Who needs a computer built into their desk anymore?
This is fascinating. Fifteen years ago, when I was working in real estate development, I noticed that everyone moving into their apartments had a stereo, a big TV and a computer and monitor. There wasn't room for it all. I started working with Toronto designer Julia West on what we called convergence furniture, (see one example here) where we built 486-powered computers into furniture with all the software we could find that would let the computer work as an entertainment center, home computer and all those other functions that we now take for granted on our notebooks, tablets and phones. Nobody needs such a thing anymore.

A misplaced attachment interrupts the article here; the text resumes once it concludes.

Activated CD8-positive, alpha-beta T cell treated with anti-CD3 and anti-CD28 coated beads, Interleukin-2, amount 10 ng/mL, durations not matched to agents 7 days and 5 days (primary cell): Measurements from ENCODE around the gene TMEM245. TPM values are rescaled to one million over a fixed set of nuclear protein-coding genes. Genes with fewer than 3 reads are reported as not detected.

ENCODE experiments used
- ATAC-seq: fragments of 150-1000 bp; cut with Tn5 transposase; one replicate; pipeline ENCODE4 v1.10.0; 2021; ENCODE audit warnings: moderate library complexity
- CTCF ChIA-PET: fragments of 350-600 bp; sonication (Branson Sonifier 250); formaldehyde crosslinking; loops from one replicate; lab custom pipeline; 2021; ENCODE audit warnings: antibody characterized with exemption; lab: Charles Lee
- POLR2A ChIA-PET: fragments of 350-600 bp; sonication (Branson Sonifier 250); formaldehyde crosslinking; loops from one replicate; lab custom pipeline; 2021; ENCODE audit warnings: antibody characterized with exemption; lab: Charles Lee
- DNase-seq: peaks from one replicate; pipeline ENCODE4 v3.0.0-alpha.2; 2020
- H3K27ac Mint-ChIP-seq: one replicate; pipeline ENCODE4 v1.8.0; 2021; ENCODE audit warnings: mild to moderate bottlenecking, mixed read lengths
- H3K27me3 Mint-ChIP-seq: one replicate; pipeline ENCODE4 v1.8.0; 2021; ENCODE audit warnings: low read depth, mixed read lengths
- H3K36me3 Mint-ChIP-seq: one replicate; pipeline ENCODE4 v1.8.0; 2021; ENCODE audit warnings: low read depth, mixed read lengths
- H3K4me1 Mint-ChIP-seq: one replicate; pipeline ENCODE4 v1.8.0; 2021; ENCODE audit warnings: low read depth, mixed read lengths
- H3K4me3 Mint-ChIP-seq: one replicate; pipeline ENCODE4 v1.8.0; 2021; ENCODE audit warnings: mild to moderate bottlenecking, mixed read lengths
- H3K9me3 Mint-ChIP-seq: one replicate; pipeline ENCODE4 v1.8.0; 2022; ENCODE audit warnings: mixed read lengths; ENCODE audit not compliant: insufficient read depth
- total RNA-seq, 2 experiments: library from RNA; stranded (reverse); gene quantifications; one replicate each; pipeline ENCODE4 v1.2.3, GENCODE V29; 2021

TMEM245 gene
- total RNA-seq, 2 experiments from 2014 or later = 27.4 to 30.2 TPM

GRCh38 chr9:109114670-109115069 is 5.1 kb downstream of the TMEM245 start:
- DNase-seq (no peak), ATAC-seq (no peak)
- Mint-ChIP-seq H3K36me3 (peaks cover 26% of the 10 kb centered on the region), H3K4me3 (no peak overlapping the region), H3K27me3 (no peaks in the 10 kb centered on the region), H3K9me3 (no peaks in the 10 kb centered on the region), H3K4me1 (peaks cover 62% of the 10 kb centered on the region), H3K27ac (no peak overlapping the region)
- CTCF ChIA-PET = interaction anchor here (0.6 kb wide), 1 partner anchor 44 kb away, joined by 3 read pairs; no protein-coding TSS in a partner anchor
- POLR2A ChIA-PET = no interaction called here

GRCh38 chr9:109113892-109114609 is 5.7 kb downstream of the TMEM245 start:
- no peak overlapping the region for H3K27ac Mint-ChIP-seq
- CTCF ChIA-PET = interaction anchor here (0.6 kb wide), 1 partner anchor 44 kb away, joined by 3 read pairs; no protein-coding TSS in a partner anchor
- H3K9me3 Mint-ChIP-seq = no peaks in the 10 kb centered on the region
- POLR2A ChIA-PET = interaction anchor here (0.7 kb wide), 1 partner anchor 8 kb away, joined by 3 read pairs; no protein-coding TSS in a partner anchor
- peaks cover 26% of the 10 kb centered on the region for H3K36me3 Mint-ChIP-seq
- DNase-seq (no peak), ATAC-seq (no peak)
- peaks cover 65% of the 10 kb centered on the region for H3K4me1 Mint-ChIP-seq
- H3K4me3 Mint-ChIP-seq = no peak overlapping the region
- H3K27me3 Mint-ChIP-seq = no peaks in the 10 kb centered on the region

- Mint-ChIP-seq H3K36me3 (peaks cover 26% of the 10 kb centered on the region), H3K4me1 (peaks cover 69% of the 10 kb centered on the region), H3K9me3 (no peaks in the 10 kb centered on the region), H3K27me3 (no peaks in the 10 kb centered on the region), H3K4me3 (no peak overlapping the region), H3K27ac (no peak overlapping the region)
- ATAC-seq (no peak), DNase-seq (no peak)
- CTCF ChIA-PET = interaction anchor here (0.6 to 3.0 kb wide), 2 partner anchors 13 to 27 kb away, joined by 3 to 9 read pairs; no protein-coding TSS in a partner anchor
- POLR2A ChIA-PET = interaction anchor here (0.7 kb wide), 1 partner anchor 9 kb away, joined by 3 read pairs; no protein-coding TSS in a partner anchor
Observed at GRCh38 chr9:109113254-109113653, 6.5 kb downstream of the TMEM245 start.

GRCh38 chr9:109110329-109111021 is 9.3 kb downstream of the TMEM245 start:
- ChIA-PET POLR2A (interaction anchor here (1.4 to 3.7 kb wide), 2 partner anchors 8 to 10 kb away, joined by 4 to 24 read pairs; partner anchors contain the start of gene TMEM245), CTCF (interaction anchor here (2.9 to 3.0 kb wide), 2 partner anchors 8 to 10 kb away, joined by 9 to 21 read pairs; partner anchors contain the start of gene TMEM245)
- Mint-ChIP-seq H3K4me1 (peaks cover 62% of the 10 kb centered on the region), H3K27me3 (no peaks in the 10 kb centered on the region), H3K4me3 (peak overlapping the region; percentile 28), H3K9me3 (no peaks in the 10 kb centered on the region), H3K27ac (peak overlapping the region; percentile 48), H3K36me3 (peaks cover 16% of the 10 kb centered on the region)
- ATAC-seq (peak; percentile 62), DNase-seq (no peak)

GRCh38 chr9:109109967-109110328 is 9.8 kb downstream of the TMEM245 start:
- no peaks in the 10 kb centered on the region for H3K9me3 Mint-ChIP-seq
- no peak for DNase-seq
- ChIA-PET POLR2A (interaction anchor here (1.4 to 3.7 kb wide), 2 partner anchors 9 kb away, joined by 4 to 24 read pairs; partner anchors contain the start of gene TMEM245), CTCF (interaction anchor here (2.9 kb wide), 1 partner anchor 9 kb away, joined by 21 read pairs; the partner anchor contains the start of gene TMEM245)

Or do they? PSFK shows Lian-Li's new computer cases that are actually desks. You can pack a lot in; there is room for two motherboards on the bigger desk, an adjustable keyboard tray and more ports than you can count. You can watch all the lights glow through the tempered glass top. It's got the works in the drawer; you can pull it out and swap away.
There is room for a lot of hardware in this box, but it fails in a lot of ways, there is no provision for peripherals like printers and scanners, (although there are some clever hooks on the side to hang your headphones), it is really just a case on legs. Given the amount of stuff inside that drawer, that glass top can probably double as a pancake griddle.
I also wonder if it doesn't belong in another decade. Building computer furniture made sense 15 years ago but does this make sense now? I suppose if I was still doing CAD drawings and fly-throughs it might be a nice way to hide a really powerful computer, but nobody is going to drag it to a LAN party.
About a thousand bucks from Lian-Li